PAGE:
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01 July 2012


After my last post, I called the neuro surgeon's office to schedule a follow-up appointment now that we know the tumor is not affecting my optic nerve. The scheduler was super pleasant, a far cry from what I'd become accustomed to from this staff, and while trying to figure out what day or time might be available that would work for me, she realized that perhaps I didn't need to come in at all. She said that she would have my chart pulled and the doctor would review the report and maybe he could call me to discuss things rather than me coming in. I was pleased and hung up and waited for someone to call. And waited. And waited.

Exactly a week later I was at work when my cell phone rang. It was an unfamiliar number but I answered it anyway. It was my surgeon. I quickly scrambled away from my desk to the break room in the off chance that the news wasn't good or that I couldn't keep what I was saying from revealing things to co-workers nearby.

He went over the neuro report that showed there was no impact on my optic nerve from the tumor and then he went through the three options for these sort of tumors again -- radiation, surgery, or wait and see. He explained, again, that radiation does not shrink these types of tumors, it only stops them from growing. Because mine is so large, it's off the table for right now. Surgery is an option but because of the size and location, the surgeon wouldn't be able to remove it all (it's near some pretty important things besides my optic nerve). After he removes what he can, we'd monitor the size through MRI scans and if what was left started to grow again, then maybe radiation would be an option.

Finally, the wait and see. We know that the tumor has to come out, or mostly come out, at some point, but given that I am 31 and the fact that I'm likely to live another 50 years (his words), waiting might be the best for now. I have another MRI planned for October, six months after the first one, and we'll go from there. If there's no change, then maybe we wait a year before another scan. 

I am not entirely keen on leaving this thing in my head, untreated so to speak, for a very long time but I understand that pushing it out a bit is probably for the best. We don't know what the tumor looked like a year ago, or five years ago, or even ten years ago when some of the small symptoms started but no doctor ever thought anything of them. It's possible that it could be in a dormant phase right now and not growing. And while the loudest voice in my head is screaming, "GET. IT. OUT." I understand his concern about needing a second surgery at some point in my lifetime.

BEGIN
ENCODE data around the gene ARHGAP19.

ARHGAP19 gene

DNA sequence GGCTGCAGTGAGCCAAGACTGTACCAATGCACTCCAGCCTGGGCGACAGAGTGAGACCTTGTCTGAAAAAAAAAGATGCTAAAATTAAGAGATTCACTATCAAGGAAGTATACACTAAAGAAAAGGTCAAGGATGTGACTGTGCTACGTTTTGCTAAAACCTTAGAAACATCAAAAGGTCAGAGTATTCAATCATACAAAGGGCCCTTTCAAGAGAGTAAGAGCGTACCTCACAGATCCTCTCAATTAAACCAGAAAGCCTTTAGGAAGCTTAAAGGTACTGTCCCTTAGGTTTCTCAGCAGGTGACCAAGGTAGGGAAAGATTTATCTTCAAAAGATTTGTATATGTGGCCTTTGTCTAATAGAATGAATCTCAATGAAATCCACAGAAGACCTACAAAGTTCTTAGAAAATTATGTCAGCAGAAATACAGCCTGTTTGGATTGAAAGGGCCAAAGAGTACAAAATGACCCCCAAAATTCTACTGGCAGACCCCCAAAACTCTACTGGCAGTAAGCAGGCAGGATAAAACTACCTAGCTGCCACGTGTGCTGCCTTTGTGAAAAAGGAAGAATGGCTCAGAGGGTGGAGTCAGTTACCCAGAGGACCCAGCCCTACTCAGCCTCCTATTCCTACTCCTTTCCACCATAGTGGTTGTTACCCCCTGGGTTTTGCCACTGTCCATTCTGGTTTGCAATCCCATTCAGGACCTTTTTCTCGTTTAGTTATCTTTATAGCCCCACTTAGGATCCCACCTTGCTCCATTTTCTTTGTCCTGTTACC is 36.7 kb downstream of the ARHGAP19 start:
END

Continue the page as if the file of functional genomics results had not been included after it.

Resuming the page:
I am still pretty terrified about developing double vision or losing some of my peripheral vision but those are things that the surgery can cause, too. Things that might not resolve themselves in the recovery period afterwards. I know that double vision can be corrected and the important thing would be preserving my eyesight before I lose it completely, but I have always been a contacts wearer and having to switch to glasses that correct it makes me incredibly self-conscious. Or, I could end up having eye surgery to correct it. Wonder if they'd just completely fix both eyes to where I don't need any corrective lenses. (Ah, the vanity never ceases to amaze me.)

The surgical procedure itself scares me - an incision just below my hairline on my forehead, piece of skull removed, tumor removed as much as possible, skull replaced, week in the hospital, four to six weeks recovering at home - so delaying it, even just for a little bit, relaxes some of the anxiety. I have this contract job that, if all goes well, could become permanent towards the end of the year or beginning of next year. And then, after a year of being honest-to-God employed again, I'd be protected under FMLA for the surgery. It's not the most important thing but it's something that bounces around my thoughts. 

We are so grateful that so many people have been concerned about all of this and to be honest, I was pretty scared. I still am, but right now I just have to keep putting one foot in front of the other towards the MRI scan in October. 

1 comment:

  1. Whoa. I am sorry to learn that you are facing this. You are so young. Gah. You sound very put-together about it all. I am impressed.